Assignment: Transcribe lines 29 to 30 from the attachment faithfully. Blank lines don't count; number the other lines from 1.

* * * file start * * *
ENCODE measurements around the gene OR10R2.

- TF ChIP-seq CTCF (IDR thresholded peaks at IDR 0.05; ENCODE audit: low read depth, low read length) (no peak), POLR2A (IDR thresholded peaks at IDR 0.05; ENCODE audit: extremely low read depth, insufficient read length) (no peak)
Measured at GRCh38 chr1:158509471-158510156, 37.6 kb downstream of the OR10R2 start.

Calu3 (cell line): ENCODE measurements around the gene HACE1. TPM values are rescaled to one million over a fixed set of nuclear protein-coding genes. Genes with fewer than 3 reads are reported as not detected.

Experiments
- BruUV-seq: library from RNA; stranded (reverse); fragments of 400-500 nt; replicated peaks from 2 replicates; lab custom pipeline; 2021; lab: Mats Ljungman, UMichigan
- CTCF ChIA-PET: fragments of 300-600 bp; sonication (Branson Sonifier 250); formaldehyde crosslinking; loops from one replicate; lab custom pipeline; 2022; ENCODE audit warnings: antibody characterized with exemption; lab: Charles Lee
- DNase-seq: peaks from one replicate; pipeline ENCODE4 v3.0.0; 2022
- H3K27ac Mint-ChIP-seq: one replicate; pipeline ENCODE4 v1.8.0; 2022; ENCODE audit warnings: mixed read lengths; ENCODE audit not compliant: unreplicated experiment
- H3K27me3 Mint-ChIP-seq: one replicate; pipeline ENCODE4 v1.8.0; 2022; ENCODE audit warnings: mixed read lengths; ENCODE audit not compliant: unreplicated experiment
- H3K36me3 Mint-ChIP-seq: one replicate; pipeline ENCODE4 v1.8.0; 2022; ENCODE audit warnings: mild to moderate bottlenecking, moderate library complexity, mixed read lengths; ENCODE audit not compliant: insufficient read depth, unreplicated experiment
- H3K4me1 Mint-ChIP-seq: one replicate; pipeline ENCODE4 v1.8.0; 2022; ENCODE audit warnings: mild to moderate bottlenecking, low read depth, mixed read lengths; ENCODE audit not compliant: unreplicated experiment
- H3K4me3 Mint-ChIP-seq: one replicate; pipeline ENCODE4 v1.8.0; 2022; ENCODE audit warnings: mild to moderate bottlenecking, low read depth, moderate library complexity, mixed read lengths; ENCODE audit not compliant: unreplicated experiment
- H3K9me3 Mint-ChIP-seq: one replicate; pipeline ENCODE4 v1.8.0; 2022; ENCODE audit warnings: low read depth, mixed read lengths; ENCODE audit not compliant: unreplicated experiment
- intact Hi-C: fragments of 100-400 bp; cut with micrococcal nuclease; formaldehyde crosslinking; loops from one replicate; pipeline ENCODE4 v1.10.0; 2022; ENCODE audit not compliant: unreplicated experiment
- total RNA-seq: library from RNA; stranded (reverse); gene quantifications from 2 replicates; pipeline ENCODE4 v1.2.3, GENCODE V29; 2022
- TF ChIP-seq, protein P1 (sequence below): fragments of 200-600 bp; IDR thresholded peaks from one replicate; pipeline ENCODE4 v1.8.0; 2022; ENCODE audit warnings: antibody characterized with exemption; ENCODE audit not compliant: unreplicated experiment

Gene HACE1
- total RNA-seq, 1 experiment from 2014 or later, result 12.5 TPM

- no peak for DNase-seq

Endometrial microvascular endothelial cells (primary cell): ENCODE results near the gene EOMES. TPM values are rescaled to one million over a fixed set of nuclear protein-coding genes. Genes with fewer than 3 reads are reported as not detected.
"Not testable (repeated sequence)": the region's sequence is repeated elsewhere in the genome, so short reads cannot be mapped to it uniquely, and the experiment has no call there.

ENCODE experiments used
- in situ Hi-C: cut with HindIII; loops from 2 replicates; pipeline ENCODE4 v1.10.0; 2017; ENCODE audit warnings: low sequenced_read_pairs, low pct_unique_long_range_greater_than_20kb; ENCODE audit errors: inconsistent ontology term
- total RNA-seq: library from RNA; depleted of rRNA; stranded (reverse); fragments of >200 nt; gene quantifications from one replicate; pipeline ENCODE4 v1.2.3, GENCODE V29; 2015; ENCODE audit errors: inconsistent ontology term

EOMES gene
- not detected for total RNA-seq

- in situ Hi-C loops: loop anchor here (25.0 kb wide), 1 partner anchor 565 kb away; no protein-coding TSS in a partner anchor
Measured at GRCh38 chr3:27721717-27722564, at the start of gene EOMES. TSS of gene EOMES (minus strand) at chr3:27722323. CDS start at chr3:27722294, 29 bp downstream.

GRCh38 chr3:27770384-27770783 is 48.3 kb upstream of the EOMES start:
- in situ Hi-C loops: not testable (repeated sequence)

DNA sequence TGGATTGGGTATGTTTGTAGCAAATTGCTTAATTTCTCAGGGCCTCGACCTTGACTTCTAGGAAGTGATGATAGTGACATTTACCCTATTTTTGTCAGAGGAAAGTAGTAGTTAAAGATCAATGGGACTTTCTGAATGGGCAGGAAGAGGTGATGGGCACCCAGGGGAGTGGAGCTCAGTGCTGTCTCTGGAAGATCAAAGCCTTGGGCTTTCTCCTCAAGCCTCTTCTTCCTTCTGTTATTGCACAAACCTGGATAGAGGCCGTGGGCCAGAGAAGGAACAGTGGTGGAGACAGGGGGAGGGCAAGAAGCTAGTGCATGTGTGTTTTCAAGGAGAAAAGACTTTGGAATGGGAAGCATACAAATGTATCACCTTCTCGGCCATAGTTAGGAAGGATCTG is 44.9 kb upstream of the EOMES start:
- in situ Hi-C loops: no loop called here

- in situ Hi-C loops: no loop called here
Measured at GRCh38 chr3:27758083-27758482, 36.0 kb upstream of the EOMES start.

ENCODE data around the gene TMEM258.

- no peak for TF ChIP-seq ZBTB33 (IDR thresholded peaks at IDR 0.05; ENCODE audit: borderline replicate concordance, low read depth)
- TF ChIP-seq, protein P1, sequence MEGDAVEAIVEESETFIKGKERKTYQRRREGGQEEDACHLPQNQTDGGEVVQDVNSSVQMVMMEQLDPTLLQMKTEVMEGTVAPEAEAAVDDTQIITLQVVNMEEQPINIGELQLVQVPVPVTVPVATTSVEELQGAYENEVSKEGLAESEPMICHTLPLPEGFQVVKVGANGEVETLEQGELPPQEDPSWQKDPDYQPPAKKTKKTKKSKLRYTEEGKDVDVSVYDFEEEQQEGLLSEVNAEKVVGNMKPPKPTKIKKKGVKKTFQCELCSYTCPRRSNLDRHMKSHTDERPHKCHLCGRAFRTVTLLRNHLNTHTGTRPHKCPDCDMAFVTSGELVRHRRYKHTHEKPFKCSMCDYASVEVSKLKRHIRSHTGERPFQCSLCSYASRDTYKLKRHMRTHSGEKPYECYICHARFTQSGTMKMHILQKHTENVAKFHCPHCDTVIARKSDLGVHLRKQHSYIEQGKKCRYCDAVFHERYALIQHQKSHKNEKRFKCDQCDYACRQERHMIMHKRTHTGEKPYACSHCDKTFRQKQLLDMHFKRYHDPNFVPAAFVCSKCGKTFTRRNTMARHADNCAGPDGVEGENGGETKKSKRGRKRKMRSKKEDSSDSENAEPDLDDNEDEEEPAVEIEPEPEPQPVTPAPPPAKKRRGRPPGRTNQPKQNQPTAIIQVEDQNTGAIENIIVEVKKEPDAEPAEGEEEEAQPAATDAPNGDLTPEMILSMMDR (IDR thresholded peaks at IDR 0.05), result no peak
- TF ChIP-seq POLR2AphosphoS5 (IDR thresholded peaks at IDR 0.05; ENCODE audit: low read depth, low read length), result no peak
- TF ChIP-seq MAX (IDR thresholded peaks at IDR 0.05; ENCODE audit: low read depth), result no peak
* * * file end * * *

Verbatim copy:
Measured at GRCh38 chr3:27721717-27722564, at the start of gene EOMES. TSS of gene EOMES (minus strand) at chr3:27722323. CDS start at chr3:27722294, 29 bp downstream.

GRCh38 chr3:27770384-27770783 is 48.3 kb upstream of the EOMES start: